Nonlinear effects of fiscal policy over the business cycle
Journal of Economic Dynamics and Control, 2017, vol. 78, issue C, 54-87
Is fiscal policy more effective, measured by the government spending multiplier or the tax multiplier, when the economy is “weak” than when it is “strong?” Results in the empirical literature have been mixed. Using local projection techniques, I estimate the impulse responses of real output and real government spending to a shock to military spending. I also estimate the responses of real output and real tax revenues to a shock in taxes. In both cases, I allow for nonlinearity in the effects according to whether the unemployment rate is above or below a given threshold value. I find that raising the threshold unemployment rate incrementally leads to a higher multiplier on government purchases in the “bad” state of the world, though it is not significantly greater than 1. The results for tax changes are even less precisely estimated, due to lower instrument relevance of the exogenous tax shocks.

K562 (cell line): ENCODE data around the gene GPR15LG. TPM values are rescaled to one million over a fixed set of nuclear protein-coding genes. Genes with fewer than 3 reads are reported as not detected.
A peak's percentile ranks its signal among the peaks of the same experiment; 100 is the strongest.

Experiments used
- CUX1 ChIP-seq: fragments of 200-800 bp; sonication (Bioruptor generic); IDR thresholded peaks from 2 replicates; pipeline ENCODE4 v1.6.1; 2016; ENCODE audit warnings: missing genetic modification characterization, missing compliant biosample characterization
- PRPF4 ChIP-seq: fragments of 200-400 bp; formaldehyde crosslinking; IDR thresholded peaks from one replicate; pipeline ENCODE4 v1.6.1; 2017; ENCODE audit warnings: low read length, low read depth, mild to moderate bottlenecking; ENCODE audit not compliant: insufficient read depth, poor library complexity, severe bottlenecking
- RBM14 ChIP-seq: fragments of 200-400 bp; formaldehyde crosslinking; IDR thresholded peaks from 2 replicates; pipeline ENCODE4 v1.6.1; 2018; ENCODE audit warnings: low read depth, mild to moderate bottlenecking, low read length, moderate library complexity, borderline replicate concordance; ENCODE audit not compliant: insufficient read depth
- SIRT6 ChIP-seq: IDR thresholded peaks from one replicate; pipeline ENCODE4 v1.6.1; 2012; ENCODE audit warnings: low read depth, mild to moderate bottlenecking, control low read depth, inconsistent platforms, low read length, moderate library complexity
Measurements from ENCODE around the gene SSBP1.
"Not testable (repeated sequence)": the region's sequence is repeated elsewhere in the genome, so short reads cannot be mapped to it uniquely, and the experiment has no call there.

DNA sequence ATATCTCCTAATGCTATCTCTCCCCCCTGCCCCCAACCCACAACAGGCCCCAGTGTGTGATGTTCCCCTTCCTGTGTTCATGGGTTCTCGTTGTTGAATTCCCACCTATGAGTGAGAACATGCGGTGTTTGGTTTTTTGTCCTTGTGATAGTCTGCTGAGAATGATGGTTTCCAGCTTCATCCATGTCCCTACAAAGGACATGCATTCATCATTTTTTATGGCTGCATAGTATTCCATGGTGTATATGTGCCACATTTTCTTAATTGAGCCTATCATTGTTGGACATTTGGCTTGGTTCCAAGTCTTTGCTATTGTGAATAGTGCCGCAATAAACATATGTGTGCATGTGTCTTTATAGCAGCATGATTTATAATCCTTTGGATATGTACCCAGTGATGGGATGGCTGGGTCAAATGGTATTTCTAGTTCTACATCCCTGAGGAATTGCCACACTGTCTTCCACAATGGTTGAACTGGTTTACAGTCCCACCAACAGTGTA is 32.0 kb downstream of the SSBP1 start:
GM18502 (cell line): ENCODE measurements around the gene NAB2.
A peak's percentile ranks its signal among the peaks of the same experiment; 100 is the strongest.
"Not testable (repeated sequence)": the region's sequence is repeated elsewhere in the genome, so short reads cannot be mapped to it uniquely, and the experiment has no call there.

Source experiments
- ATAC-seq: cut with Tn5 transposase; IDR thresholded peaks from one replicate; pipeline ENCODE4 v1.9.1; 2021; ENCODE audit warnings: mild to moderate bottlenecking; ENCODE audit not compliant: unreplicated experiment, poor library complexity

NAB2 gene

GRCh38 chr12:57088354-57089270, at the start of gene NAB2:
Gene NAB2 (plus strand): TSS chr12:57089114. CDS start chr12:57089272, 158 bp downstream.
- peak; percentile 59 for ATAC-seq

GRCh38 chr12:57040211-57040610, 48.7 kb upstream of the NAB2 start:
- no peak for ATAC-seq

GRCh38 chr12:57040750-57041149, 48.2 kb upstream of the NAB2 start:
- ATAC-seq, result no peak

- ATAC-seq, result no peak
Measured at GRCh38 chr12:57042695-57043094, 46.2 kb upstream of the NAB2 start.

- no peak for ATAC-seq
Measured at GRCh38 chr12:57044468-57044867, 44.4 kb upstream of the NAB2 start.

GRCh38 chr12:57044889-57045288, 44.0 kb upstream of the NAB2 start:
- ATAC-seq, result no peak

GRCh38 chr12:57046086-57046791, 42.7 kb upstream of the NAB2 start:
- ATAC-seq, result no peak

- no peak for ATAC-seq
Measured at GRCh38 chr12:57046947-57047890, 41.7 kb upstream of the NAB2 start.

Keywords: Multiplier; Fiscal Policy; Local Projections (search for similar items in EconPapers)
JEL-codes: E62 E63 (search for similar items in EconPapers)
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Persistent link: https://EconPapers.repec.org/RePEc:eee:dyncon:v:78:y:2017:i:c:p:54-87
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